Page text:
I asked the gate agent what my options were and she pointed me to the AirFrance info counter just a few feet away. I approached, explained my situation, and asked what could be done. I was preparing for the worst - an extra fee, no more flights / seats available, etc - but hoping for the best. After a helluva lot of click-clacking, typing, sighing, and conferring with her manager, Mme. Info Desk uttered my new favorite French word, “superb!” And I was all set with a new ticket with no extra fees. My next leg would take me from Paris to Madrid, and the final flight would leave from Madrid to Seville… about 6 hours afterwards.
Though I was happy that I hadn’t totally screwed myself, I was completely dismayed at the idea of having to wait in another airport for hours. Plus, now that I would be arriving late, it meant I’d have to find my own way from the Seville aiport to the hotel (instead of taking the free shuttle provided by my program), and that I would likely miss the first part of orientation.
I was exhausted, disheveled, and it appeared that my too-thick socks combined with my too-tight new boots, along with all the running and walking had resulted in a painful blister on the back of one heel. Any hopes of arriving cool, calm, and collected were long gone.
By the time I finally boarded the flight to Seville, I was an irritated lump of sweaty, achy, tired flesh, and I still faced the possibility that my luggage might not be waiting upon my arrival. Fortunately, it was, and I sailed out of the Seville airport as quickly as I could, caught a cab to the hotel, and vowed never to repeat such a ridiculous mistake or experience again.
I’m flying to Miami this evening. And I feel like I’m going to throw up. My palms are sweaty. My stomach is in knots. My mind won’t stop racing. I literally feel like a bundle of nerves. I keep telling myself to just breathe. Everything is going to unfold as it should. You’ve done all you can do. The rest is just going through the process and waiting to see how everything turns out. But a few moments after I’ve taken some deep breaths to enhance my calm, my restless mind is back at it again.
Tomorrow I go to the Spanish Consulate just outside of Miami to apply for my visa. The application itself is a daunting process that might make anyone more than a little bit nervous. But my particular visa application experience is even more nerve-wracking since I only have 3 full weeks between my application date and my (alleged) departure date for Spain. For the life of me, I still can’t figure out how this happened, when I started planning for this so early.
Back in early October, I made my original appointment at the Consulate for mid-October. This, however, was before I realized that I would need to gather documentation from everyone and God to take with me for the appointment. It was also before I realized that I would have to travel all the way to South Florida to present said documentation. I decided to reschedule for a later date. A quick look at the Consulate’s calendar revealed that the months of November and December were wide open for appointment slots. “Cool,” I thought. “I’ll just check back in a week or two after I’ve made more progress with my paperwork, and reschedule for late November or early December.” Bad decision. When I did check back about a week and a half later, every date was booked up until mid-December, well after the date that my program coordinator had suggested was advisable in order to ensure the Consulate would have enough time to process my application.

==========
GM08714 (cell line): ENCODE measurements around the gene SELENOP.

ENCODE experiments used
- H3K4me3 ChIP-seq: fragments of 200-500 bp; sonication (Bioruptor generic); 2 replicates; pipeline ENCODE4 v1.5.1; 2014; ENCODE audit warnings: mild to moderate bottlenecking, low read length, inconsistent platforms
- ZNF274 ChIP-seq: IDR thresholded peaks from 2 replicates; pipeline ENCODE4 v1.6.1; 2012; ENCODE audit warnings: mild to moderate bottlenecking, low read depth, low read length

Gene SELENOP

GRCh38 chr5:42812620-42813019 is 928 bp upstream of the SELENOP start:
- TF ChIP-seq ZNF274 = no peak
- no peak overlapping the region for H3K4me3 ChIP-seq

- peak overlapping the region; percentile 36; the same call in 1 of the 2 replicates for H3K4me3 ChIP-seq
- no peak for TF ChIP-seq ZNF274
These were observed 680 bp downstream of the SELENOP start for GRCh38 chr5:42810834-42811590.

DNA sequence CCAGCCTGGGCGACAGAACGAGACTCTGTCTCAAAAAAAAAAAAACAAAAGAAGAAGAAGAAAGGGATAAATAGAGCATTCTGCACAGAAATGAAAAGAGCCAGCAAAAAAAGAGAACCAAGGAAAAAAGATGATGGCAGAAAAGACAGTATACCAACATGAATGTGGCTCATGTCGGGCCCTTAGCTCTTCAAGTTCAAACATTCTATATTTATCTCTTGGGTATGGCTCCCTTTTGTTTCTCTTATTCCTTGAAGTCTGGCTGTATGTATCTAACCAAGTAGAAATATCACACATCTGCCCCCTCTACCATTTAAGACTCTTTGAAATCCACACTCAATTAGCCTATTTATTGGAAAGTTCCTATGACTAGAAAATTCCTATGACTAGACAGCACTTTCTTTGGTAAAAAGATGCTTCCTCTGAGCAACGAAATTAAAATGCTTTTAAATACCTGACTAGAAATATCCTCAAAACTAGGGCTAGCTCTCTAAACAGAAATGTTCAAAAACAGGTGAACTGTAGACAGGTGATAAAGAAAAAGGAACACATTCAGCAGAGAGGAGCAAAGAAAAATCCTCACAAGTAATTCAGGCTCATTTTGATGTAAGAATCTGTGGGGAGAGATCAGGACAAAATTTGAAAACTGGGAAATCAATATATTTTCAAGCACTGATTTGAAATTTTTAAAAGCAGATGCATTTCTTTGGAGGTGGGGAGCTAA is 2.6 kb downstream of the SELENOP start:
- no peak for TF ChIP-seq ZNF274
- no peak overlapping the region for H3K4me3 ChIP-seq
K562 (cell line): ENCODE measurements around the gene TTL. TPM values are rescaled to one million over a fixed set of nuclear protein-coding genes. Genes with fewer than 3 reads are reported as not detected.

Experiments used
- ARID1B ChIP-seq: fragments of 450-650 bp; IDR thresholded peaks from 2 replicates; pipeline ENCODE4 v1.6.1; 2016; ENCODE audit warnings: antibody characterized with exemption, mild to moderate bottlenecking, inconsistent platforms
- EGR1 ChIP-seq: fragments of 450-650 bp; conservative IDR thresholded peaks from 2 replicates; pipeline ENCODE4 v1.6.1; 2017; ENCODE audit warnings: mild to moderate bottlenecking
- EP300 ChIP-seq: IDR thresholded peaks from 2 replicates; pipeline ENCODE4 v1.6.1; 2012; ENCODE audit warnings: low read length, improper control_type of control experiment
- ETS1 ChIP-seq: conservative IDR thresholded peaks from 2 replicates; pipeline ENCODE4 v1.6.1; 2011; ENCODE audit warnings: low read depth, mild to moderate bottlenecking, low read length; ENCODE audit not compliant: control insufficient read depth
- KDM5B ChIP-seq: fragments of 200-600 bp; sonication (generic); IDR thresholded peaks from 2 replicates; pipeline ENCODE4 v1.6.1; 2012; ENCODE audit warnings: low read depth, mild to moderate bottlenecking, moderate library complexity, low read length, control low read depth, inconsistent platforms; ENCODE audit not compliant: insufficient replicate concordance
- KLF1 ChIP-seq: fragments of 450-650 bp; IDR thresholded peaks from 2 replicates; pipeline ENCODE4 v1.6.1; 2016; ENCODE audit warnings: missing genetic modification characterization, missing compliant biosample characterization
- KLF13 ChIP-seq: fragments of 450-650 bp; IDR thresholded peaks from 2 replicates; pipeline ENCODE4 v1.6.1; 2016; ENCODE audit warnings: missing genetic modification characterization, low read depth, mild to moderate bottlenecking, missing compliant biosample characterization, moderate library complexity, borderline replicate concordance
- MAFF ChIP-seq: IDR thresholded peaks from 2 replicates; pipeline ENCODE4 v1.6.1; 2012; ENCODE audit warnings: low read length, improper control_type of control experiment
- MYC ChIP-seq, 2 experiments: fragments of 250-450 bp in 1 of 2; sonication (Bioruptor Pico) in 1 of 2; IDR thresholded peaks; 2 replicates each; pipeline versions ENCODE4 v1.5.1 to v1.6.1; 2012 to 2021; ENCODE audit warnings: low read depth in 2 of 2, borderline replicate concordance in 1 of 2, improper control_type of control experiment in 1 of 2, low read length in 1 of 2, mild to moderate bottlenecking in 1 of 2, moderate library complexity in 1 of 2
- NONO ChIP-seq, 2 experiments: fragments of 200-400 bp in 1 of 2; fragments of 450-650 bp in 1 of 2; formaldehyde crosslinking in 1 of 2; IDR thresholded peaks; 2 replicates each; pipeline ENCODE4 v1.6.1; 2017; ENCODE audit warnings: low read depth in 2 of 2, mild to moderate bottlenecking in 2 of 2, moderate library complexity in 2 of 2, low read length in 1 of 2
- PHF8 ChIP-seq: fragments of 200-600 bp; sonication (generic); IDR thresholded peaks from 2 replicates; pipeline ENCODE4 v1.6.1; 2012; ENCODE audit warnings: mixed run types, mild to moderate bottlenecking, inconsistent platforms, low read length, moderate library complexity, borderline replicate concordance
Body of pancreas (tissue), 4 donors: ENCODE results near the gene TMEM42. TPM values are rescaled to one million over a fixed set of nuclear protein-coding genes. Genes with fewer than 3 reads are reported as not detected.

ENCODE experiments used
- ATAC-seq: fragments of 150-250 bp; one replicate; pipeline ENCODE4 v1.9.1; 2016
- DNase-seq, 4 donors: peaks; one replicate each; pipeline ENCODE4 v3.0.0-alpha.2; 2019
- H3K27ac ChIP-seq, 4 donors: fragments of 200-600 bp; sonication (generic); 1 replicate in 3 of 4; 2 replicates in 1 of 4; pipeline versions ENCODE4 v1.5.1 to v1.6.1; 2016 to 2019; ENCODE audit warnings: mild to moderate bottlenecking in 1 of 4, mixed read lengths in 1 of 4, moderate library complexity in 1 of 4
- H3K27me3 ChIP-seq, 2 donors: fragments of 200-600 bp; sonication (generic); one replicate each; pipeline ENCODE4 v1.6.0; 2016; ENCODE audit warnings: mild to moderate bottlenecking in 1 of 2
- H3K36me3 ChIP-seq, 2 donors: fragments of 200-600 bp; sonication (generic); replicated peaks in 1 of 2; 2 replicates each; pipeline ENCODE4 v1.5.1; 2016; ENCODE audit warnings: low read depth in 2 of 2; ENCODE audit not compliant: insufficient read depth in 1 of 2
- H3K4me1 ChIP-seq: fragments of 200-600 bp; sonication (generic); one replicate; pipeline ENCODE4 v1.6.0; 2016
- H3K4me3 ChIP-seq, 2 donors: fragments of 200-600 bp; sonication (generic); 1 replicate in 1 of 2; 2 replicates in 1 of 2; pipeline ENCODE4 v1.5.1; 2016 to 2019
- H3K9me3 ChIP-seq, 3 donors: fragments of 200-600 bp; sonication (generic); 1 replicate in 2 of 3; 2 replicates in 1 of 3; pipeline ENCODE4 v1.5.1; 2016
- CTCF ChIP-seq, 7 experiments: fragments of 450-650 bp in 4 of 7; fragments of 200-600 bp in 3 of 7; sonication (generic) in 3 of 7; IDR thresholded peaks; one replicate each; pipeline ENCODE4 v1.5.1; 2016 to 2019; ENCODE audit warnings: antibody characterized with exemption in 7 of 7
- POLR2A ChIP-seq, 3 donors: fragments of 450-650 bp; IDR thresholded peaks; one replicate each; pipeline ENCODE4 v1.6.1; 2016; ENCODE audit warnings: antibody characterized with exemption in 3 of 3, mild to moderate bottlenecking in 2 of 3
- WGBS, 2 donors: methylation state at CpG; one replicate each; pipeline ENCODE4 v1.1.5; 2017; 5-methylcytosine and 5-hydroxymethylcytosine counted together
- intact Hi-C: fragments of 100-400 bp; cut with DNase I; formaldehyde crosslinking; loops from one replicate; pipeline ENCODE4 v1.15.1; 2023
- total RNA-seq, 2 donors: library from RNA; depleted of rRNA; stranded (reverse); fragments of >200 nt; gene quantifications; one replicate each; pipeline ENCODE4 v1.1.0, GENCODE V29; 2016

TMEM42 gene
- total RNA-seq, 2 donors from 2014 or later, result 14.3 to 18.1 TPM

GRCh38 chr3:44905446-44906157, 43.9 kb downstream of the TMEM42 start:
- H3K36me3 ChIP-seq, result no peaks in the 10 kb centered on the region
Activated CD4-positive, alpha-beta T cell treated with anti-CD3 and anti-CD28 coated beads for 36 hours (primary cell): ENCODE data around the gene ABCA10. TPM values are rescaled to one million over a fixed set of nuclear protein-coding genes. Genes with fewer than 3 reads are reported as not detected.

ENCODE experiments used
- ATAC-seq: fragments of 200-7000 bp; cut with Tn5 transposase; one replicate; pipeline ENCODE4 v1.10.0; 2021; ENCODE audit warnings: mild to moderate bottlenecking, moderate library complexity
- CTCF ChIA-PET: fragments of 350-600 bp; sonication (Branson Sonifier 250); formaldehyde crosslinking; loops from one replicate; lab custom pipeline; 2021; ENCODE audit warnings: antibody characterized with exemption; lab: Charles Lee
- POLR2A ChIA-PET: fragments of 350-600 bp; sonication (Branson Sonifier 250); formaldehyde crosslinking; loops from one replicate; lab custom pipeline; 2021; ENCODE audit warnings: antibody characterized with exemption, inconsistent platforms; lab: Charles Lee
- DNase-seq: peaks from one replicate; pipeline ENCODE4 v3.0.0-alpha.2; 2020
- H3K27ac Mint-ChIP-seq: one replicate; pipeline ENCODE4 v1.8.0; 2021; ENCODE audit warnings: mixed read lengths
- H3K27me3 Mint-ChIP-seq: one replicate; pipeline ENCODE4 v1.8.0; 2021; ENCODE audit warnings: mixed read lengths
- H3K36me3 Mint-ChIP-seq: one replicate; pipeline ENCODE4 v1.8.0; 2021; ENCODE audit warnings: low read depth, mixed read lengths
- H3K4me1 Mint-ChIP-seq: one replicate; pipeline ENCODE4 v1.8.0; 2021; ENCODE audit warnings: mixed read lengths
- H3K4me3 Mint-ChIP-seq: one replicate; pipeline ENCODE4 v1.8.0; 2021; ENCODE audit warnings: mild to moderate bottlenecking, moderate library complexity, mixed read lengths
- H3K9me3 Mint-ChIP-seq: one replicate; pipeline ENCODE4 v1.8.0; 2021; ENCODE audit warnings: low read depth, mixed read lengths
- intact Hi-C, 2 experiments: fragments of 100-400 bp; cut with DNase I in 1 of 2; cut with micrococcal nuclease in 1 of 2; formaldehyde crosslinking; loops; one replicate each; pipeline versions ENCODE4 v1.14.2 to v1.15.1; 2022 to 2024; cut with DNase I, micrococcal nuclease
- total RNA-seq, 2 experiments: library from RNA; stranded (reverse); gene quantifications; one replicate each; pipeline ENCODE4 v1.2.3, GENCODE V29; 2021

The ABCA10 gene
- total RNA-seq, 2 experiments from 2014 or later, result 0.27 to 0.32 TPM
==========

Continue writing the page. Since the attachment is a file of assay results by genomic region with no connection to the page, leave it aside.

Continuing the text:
I went ahead and took the next available slot, but over the next couple of weeks, I called the Consulate every other day asking if there were any cancellations or openings for an earlier date. There weren’t.
Ok, then. So this it’s how it’s going to be? Fine. Bring it. I recalled that Dominique and a couple of other program participants had said that it had only taken 2 weeks to receive their visas back from the Consulate, so I held on to that as my one glimmer of hope. 2 weeks. 2 weeks.
Since then, it’s become a sort of mantra for me. As I’ve crossed off every item on the list of documents that I needed to procure or provide, I’ve just kept saying it over and over to myself, as if saying the words will make everything alright. Despite the program coordinator’s advice to hold off on buying my plane ticket to Spain until after the visa appointment, I went ahead and purchased. Those prices weren’t going down any time soon. And besides… 2 weeks.
So here I am, with my overnight bag packed, my packet of documents printed, copied, stapled, and signed; preparing to head to sunny Miami with an invisible cloud of dread and trepidation over my head. I feel like a soldier heading into battle for the first time (kinda like Denzel in that scene from Glory); I feel like how I used to feel just before I had to go to confession, (Forgive me, Father, for being a procrastinator); I feel… like this:
Wish me luck.